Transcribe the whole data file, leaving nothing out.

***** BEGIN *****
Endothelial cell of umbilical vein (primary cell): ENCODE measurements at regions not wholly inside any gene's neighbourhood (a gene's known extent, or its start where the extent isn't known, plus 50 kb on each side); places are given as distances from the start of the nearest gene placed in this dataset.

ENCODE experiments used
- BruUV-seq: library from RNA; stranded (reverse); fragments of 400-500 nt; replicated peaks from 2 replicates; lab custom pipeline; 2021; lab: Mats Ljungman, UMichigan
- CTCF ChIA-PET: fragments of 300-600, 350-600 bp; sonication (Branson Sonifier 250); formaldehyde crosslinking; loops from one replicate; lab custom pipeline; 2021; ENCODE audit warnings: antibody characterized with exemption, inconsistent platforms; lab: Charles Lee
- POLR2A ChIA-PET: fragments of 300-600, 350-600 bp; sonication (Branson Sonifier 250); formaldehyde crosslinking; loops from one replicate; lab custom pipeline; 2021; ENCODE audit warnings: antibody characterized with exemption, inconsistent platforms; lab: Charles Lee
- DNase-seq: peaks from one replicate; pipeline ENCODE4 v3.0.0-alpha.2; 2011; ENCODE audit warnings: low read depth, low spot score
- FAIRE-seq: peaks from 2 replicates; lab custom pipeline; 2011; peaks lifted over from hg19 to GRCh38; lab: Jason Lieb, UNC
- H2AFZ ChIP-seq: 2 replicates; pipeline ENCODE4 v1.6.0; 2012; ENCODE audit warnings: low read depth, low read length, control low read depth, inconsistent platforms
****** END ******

Endothelial cell of umbilical vein (primary cell): ENCODE measurements at regions not wholly inside any gene's neighbourhood (a gene's known extent, or its start where the extent isn't known, plus 50 kb on each side); places are given as distances from the start of the nearest gene placed in this dataset.

ENCODE experiments used
- BruUV-seq: library from RNA; stranded (reverse); fragments of 400-500 nt; replicated peaks from 2 replicates; lab custom pipeline; 2021; lab: Mats Ljungman, UMichigan
- CTCF ChIA-PET: fragments of 300-600, 350-600 bp; sonication (Branson Sonifier 250); formaldehyde crosslinking; loops from one replicate; lab custom pipeline; 2021; ENCODE audit warnings: antibody characterized with exemption, inconsistent platforms; lab: Charles Lee
- POLR2A ChIA-PET: fragments of 300-600, 350-600 bp; sonication (Branson Sonifier 250); formaldehyde crosslinking; loops from one replicate; lab custom pipeline; 2021; ENCODE audit warnings: antibody characterized with exemption, inconsistent platforms; lab: Charles Lee
- DNase-seq: peaks from one replicate; pipeline ENCODE4 v3.0.0-alpha.2; 2011; ENCODE audit warnings: low read depth, low spot score
- FAIRE-seq: peaks from 2 replicates; lab custom pipeline; 2011; peaks lifted over from hg19 to GRCh38; lab: Jason Lieb, UNC
- H2AFZ ChIP-seq: 2 replicates; pipeline ENCODE4 v1.6.0; 2012; ENCODE audit warnings: low read depth, low read length, control low read depth, inconsistent platforms